The Torture Machine: Racism and Police Violence in Chicago

Flint Taylor. Haymarket, $27 (350p) ISBN 978-1-60846-895-9
In this harrowing story of abuse and courage, Taylor, an attorney and advocate for victims of police violence, recounts how Chicago police—led by the late Jon Burge, a commander in the police department who was fired in 1993—tortured roughly 120 black men into confessing (often falsely) to crimes in the 1970s and ’80s. Taylor argues that there was a pattern of torture and that city officials, attorneys, and judges all shielded the perpetrators from discipline through institutionalized subterfuge and a police code of silence. Taylor and others got commuted sentences for victims who had been sentenced to death based solely on confessions extracted during torture, worked toward the eventual abolition of the death penalty in Illinois, and won settlements for many of the victims whose lives were spent in prison. After 30 years of legal battles for the rights of the tortured, overwhelming evidence and public opinion put pressure on the Chicago city government to admit to the torture and cover-ups and finally offer reparations to those targeted. This is sometimes difficult to read, due to the descriptions of brutal treatment, but Taylor writes with conviction and empathy, and the events covered will be of interest to audiences concerned with the history of police brutality and activism against oppression. (Feb.)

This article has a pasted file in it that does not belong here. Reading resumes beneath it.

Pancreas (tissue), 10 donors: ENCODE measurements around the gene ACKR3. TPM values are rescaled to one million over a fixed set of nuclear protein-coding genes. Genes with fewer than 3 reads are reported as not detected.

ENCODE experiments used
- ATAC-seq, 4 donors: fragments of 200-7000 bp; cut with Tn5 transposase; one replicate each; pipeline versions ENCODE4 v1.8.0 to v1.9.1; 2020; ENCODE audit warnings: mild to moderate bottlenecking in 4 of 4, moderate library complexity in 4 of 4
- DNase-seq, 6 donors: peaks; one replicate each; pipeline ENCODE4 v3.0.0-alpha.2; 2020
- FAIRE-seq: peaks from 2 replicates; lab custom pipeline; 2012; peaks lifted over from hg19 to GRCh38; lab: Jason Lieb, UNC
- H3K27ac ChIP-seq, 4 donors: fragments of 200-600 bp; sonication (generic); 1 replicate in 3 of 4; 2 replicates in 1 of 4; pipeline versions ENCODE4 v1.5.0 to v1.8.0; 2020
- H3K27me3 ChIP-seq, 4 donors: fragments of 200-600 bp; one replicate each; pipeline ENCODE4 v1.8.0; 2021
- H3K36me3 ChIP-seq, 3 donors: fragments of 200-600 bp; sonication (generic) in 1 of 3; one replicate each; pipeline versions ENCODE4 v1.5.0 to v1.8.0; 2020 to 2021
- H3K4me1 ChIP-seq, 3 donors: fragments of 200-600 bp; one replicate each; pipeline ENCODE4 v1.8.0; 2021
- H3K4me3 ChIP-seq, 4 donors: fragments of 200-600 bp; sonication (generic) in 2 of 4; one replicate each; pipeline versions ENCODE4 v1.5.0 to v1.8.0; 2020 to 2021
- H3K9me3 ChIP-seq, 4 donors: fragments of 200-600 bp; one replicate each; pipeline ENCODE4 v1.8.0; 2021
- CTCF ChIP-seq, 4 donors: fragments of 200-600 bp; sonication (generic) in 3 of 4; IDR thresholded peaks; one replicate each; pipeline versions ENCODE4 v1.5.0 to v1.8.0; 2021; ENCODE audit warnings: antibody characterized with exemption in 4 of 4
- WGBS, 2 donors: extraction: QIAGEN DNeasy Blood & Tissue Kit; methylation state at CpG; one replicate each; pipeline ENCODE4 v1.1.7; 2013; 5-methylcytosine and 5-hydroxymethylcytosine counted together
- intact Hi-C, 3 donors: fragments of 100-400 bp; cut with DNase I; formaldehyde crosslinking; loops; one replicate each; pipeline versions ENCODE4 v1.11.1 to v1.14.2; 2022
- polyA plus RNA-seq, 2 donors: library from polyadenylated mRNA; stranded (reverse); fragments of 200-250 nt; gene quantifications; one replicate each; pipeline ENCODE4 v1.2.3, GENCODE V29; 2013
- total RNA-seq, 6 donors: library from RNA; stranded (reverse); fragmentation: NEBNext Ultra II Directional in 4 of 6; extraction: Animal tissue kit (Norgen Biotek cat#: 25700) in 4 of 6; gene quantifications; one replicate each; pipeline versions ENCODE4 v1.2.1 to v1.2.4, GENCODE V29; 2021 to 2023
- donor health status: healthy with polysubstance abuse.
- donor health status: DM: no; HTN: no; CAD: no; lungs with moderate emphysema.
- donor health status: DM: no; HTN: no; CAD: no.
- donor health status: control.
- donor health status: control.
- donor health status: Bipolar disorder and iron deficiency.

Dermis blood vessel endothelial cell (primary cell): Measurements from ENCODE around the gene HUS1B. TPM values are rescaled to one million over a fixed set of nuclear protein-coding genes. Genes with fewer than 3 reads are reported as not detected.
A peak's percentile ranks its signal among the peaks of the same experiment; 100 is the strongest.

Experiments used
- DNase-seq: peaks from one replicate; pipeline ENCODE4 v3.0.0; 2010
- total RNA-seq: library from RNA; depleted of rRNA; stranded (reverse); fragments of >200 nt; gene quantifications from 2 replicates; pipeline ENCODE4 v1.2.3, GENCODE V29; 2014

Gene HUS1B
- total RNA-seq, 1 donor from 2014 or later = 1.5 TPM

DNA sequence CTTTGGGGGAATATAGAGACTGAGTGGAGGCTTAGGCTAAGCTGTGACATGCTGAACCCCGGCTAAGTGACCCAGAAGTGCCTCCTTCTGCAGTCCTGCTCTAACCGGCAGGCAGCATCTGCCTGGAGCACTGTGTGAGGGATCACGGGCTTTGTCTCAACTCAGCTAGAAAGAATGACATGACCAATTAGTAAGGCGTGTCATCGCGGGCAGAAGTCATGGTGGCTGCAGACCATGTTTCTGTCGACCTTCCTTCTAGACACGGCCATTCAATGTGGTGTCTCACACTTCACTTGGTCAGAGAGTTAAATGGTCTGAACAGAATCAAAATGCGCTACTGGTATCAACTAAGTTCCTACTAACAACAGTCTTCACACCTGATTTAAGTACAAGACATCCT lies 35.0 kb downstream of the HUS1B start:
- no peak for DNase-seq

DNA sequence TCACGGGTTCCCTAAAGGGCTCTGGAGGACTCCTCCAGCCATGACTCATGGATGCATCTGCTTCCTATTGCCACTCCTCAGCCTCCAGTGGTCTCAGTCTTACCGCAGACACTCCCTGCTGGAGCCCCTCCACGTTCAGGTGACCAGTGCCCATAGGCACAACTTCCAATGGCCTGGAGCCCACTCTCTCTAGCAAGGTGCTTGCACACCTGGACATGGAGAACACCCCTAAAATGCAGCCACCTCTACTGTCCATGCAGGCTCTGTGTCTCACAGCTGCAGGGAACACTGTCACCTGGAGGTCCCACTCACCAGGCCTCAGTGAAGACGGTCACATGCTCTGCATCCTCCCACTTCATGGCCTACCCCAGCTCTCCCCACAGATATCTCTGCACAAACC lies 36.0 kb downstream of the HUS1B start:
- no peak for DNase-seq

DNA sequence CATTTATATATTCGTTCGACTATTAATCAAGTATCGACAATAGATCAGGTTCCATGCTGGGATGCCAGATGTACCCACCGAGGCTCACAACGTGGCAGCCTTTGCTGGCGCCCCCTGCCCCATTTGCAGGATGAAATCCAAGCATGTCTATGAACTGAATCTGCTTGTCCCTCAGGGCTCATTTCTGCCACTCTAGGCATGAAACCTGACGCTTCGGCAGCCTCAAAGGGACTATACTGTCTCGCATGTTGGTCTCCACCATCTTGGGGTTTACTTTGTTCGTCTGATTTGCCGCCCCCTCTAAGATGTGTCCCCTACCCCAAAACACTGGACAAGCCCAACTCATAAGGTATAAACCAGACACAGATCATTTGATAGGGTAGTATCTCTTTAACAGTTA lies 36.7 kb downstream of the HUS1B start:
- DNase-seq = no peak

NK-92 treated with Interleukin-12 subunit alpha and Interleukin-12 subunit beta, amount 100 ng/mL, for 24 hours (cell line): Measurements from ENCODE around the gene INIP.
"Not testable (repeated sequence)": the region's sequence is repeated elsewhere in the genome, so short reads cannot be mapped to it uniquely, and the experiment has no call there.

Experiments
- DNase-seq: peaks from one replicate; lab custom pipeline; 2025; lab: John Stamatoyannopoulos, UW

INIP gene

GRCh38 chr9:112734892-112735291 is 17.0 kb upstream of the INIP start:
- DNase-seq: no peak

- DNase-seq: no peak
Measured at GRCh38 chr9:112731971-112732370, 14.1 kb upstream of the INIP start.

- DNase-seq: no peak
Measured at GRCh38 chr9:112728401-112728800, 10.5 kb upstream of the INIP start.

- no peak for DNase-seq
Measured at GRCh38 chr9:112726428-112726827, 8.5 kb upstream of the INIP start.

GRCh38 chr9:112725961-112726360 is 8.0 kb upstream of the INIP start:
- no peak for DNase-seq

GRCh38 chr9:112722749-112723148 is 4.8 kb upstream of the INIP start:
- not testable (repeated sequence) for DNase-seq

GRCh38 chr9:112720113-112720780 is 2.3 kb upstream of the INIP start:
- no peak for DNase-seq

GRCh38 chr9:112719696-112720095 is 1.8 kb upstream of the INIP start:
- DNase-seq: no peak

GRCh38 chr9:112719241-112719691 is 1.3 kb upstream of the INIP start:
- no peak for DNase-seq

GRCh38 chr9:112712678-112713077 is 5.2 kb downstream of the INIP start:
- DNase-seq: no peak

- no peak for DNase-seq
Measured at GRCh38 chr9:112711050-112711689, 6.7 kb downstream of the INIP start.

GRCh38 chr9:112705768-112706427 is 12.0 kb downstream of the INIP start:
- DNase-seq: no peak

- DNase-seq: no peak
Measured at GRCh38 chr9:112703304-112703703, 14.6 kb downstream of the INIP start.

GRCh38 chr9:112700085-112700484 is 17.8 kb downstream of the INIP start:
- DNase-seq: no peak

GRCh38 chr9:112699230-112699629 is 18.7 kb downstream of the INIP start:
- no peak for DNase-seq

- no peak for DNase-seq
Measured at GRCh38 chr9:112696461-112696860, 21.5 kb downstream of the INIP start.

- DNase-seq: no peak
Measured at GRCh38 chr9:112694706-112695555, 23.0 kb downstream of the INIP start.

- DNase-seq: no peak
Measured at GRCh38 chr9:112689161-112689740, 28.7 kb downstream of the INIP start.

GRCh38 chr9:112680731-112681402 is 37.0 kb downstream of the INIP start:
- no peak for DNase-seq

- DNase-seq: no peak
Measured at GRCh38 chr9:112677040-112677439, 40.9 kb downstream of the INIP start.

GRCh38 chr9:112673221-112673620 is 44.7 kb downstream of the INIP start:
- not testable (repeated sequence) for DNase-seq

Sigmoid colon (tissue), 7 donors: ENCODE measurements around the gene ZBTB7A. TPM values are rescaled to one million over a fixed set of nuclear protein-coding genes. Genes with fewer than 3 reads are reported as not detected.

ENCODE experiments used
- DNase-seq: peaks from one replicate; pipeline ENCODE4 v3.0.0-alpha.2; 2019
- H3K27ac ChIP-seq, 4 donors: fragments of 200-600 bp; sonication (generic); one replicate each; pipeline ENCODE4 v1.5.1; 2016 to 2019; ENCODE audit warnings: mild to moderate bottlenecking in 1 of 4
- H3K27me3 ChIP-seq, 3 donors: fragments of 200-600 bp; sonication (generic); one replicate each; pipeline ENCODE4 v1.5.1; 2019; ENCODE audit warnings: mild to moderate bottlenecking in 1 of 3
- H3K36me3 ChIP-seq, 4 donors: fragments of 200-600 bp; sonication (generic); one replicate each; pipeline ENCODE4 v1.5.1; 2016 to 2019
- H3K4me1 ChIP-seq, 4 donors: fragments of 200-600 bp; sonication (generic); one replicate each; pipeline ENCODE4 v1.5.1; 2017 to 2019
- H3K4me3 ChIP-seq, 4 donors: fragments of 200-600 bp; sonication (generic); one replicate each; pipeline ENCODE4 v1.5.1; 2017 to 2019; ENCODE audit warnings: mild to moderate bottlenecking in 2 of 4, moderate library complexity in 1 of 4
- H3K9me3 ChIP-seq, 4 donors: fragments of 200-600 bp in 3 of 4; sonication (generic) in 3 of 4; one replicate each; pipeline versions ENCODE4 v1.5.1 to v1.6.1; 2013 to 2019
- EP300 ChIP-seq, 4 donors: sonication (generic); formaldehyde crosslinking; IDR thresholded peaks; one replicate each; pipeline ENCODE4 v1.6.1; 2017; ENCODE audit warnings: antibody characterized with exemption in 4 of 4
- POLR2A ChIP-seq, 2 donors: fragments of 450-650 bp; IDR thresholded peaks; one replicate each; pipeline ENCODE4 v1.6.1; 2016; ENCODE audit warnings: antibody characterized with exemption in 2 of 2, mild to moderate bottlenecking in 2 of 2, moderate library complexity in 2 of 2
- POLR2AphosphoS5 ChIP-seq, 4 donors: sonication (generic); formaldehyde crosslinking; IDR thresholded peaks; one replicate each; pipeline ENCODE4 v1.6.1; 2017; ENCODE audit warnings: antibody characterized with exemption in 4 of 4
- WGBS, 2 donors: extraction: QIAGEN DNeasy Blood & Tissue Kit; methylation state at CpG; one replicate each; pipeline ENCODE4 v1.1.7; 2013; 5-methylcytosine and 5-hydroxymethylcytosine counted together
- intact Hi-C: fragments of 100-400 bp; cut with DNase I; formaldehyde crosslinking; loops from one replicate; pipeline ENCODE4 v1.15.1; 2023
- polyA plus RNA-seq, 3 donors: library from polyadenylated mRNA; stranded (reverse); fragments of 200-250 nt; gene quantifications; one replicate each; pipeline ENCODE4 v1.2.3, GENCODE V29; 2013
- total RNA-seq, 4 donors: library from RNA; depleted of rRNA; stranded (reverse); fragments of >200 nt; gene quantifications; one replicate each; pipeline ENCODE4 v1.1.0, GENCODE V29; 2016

Reviewed on: 12/17/2018
Release date: 04/01/2018
Genre: Nonfiction
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